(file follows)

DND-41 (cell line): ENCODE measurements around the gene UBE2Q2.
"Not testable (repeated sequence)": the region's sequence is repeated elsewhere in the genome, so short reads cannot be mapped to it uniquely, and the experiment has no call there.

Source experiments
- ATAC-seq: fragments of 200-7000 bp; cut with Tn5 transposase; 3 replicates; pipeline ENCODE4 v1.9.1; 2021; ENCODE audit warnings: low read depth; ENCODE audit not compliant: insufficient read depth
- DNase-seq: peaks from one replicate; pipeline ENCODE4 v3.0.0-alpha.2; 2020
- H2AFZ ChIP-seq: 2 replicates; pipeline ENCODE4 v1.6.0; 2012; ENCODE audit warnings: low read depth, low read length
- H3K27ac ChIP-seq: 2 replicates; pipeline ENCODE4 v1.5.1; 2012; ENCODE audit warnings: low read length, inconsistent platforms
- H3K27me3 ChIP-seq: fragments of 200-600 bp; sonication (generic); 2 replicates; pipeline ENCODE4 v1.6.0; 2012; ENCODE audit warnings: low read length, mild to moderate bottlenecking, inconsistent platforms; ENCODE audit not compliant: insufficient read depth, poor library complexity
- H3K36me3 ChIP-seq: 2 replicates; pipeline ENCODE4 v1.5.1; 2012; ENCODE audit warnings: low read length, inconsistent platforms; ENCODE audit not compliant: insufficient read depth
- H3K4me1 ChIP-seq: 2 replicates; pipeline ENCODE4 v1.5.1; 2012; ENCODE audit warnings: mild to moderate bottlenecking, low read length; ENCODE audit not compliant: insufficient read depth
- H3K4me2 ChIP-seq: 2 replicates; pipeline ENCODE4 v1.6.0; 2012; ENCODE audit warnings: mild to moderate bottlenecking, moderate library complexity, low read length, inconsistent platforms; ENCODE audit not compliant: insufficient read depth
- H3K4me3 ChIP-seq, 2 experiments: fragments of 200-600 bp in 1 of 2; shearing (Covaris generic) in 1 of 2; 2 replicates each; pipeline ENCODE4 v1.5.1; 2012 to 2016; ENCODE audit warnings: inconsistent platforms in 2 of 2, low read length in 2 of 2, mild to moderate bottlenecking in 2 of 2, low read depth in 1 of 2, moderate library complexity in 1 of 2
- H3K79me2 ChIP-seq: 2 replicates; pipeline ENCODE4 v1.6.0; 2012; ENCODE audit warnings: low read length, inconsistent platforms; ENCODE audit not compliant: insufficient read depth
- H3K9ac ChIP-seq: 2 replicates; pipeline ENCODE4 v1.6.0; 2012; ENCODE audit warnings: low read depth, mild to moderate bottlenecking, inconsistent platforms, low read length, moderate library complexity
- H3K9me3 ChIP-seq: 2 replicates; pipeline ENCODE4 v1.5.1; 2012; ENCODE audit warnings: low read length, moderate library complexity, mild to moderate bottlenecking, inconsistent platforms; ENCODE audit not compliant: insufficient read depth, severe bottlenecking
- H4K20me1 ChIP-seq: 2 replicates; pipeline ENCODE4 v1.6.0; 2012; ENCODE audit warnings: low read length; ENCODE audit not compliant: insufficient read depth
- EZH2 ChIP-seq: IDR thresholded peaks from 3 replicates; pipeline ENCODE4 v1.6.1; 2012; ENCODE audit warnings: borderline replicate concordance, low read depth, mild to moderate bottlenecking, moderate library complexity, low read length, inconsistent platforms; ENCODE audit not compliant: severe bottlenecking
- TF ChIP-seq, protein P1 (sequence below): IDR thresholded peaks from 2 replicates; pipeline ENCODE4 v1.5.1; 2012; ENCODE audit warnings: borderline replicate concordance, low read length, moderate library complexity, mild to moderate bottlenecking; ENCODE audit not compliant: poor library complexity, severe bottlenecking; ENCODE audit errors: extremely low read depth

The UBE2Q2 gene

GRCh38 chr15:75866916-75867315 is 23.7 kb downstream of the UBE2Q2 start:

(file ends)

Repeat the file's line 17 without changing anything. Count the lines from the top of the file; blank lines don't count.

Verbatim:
- EZH2 ChIP-seq: IDR thresholded peaks from 3 replicates; pipeline ENCODE4 v1.6.1; 2012; ENCODE audit warnings: borderline replicate concordance, low read depth, mild to moderate bottlenecking, moderate library complexity, low read length, inconsistent platforms; ENCODE audit not compliant: severe bottlenecking